Government Size, Unemployment and Inflation Nexus in Eight Large Emerging Market Economies
Hüseyin Sen () and
Ayse Kaya ()
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Hüseyin Sen: Ankara Yildirim Beyazit University
Ayse Kaya: Izmir Kâtip Çelebi University
Hacienda Pública Española / Review of Public Economics, 2021, vol. 235, issue 1, 133-170
Using annual data for a panel of eight large emerging market economies from 1980 to 2015, we uncover the underlying linkages between government size, unemployment, and inflation by using the panel cointegration and causality frameworks. Overall, our empirical results show that there exists a unidirectional causality running from government size to both unemployment and inflation. The results also tell that the impact of government size on unemployment and inflation varies with how government size is defined or measured. In the case of the ratio of government consumption spending to GDP is chosen as the proxy measure of government size, the causality is one-way and runs from government size to both unemployment and inflation. In addition, indirect taxes are in a significant positive causal association with unemployment, while direct taxes are in a close connection with inflation in the full-country sample.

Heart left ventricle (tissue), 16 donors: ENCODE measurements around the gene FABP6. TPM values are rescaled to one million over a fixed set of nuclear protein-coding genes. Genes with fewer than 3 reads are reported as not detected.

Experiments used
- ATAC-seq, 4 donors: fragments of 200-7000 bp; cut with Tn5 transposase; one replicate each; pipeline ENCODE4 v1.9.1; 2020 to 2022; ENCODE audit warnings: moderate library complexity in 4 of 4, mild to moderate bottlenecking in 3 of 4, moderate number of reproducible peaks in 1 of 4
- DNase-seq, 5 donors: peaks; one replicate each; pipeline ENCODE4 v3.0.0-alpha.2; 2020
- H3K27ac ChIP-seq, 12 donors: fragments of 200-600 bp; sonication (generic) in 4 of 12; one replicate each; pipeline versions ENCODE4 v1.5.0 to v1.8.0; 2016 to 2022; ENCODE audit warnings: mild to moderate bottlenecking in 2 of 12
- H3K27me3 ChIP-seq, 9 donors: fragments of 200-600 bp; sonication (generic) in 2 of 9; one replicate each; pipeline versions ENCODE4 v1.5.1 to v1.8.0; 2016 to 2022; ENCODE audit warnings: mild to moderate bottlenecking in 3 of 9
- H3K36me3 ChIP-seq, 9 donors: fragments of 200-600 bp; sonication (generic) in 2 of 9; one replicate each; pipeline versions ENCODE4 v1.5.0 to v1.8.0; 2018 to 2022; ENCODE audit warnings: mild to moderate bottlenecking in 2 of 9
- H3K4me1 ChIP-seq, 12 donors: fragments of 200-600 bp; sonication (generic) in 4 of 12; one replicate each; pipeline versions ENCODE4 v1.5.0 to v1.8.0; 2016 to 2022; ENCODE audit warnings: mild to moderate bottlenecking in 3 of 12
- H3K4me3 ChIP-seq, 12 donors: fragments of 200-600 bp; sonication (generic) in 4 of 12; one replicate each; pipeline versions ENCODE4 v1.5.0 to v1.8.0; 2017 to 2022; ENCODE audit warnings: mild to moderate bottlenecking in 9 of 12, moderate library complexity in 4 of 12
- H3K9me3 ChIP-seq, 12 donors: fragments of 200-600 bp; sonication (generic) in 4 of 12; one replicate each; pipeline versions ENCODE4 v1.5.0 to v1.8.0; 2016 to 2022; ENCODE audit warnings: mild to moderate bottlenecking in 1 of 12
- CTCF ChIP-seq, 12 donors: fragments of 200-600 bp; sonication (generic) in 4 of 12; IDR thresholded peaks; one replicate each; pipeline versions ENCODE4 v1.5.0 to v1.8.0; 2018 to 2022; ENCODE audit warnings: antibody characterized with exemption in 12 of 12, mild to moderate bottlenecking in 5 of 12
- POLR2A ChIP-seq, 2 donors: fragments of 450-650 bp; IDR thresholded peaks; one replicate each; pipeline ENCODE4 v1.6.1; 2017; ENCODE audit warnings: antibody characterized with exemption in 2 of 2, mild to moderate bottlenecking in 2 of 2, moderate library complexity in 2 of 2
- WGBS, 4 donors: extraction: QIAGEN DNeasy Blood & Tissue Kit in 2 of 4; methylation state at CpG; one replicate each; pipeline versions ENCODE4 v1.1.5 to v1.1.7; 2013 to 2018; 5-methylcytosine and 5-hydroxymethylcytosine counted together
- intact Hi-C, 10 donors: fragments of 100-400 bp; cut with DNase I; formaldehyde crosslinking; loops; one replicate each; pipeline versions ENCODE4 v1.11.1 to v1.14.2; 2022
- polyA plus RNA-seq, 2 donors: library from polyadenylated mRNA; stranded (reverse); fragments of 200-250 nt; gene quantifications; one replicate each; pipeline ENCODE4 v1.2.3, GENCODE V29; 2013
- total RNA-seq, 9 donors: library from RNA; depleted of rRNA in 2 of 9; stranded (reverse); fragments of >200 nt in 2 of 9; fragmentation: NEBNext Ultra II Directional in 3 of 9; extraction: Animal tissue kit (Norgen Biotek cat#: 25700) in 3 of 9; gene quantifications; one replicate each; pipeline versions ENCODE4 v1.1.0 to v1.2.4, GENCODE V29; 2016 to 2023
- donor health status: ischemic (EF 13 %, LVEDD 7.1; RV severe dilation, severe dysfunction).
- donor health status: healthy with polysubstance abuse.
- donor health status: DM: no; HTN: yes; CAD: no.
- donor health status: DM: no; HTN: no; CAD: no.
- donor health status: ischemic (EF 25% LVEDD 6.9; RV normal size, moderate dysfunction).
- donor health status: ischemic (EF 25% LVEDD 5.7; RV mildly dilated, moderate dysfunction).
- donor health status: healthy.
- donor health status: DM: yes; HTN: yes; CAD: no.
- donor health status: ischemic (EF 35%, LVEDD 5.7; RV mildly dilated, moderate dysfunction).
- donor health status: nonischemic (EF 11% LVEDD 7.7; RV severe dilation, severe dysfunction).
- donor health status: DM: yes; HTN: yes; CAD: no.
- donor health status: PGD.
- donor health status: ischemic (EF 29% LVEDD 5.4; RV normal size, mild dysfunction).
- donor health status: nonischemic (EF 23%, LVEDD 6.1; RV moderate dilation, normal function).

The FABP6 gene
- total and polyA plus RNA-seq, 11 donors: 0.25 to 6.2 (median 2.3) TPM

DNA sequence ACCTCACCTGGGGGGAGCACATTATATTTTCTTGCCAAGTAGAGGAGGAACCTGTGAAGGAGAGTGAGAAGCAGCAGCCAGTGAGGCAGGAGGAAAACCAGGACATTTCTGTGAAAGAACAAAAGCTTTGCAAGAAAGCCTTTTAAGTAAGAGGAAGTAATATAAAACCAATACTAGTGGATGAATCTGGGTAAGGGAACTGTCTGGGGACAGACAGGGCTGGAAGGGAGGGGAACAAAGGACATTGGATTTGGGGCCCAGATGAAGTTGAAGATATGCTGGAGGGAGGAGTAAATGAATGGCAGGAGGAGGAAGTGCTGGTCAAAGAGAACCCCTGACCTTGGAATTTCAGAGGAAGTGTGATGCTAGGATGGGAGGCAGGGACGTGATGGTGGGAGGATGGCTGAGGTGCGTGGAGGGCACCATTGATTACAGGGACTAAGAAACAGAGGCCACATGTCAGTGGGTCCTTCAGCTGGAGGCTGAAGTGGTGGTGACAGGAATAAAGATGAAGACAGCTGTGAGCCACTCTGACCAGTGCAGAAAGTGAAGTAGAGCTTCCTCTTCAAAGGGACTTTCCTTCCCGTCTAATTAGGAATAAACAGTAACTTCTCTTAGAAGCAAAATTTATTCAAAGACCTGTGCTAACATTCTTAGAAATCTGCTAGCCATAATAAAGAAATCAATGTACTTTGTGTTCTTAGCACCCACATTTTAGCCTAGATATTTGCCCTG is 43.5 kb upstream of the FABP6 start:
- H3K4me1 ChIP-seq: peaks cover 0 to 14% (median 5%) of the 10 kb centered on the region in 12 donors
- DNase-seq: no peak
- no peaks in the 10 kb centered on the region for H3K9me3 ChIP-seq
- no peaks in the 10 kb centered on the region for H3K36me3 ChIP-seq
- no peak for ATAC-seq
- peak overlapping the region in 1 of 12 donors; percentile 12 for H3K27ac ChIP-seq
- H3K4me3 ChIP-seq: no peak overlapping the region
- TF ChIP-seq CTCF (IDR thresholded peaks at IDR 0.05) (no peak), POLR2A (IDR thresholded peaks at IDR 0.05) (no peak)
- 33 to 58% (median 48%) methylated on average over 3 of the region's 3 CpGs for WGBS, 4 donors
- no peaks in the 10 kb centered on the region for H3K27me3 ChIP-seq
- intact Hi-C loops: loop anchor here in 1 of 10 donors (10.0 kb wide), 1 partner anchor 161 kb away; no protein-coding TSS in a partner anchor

Keywords: Government size; Unemployment; Inflation; Emerging market economies; Panel cointegration; Causality analysis. (search for similar items in EconPapers)
JEL-codes: E60 E61 E63 H10 (search for similar items in EconPapers)
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Working Paper: Government Size, Unemployment, and Inflation Nexus in Eight Large Emerging Market Economies (2018)
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Persistent link: https://EconPapers.repec.org/RePEc:hpe:journl:y:2021:v:236:i:1:p:133-170
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